Incinerators and Waste Reduction Strategies: A Scientific Approach

Over 80 million tons of waste are currently burned in Europe. Many Member States are seeking quick solutions and investing large amounts of money into waste-burning facilities. The EU is pushing for landfills to be phased out. Incineration of waste is often portrayed as an intelligent way to solve our trash problems and create energy with incinerator supplier. Research shows this to be far from true. Here are nine reasons why burning waste to generate energy is a bad idea.

Municipal waste is made up of materials such as paper, plastics and glass. More than 90 per cent of materials that end up in landfills and incineration plants could be composted or recycled. The burning of these valuable materials to produce electricity is a way to discourage efforts to conserve resources and encourage waste generation.

As a rule, countries that promote waste burning have lower recycling rates. This trend is visible in the data on household waste collected in Denmark. The regions with high incineration rates recycle less, and vice versa. Incinerators use a lot of materials that could be reused to generate a small amount of energy. Recycling and composting, on the other hand, can save as much as five times the energy produced by burning waste. The amount of energy that is wasted by the US in not recycling aluminium cans and steel cans as well as paper, printed material, glass, and plastic is equivalent to the output of 15 medium-sized power plants.

Infinite natural processes. It is not sourced from infinite resources like forests, minerals and fossil fuels, which are being cut down at a rate that cannot be sustained. Subsidies for incineration would be better spent on environmentally friendly, energy-saving practices such as recycling and composting. Recycling is better than incineration for four reasons.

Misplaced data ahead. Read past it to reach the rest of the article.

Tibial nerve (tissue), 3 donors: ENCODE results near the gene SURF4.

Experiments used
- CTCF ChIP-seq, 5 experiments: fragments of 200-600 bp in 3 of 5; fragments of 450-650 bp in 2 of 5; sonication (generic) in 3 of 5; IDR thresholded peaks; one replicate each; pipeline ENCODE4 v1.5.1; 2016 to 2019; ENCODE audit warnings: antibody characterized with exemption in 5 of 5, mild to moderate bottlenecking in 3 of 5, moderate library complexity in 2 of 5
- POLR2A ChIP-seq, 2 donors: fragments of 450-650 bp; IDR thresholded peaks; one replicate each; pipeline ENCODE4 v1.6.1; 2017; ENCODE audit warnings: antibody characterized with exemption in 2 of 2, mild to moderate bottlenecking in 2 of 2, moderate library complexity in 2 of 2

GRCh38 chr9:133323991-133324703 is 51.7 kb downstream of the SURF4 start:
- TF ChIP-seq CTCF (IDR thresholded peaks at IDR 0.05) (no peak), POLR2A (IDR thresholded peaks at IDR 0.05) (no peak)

The environment and citizens’ health are at risk when waste is burned. Even the most advanced technology cannot prevent the release of large amounts of pollutants into the air, water and soil that end up in the food chain. Incinerators emit carcinogenic pollutants and tiny dust particles that can cause lung damage, heart attacks, irregular heartbeats, and premature deaths.

Denmark, the poster child of Europe’s waste incineration industry discovered recently that its incinerators released twice as much CO2 than initially estimated. This led to the country missing its Kyoto Protocol greenhouse gas reduction targets. A study conducted by the United States Environmental Protection Agency found that Zero Waste strategies could reduce greenhouse gas emissions in the US by up to 42 percent.

Incinerators generate the most energy and handle waste. They also create a heavy economic burden on host cities. Amager Bakke, the infamous incinerator of Copenhagen, is one example.

Many municipalities have been forced into debt due to incinerators. Others are bound to long-term contracts that require them to produce a minimum amount of waste over 20-30 years to pay back investment costs. In 2011, the city of Harrisburg, Pennsylvania, became the largest US bankruptcy due to the financial costs associated with upgrading its incinerator.

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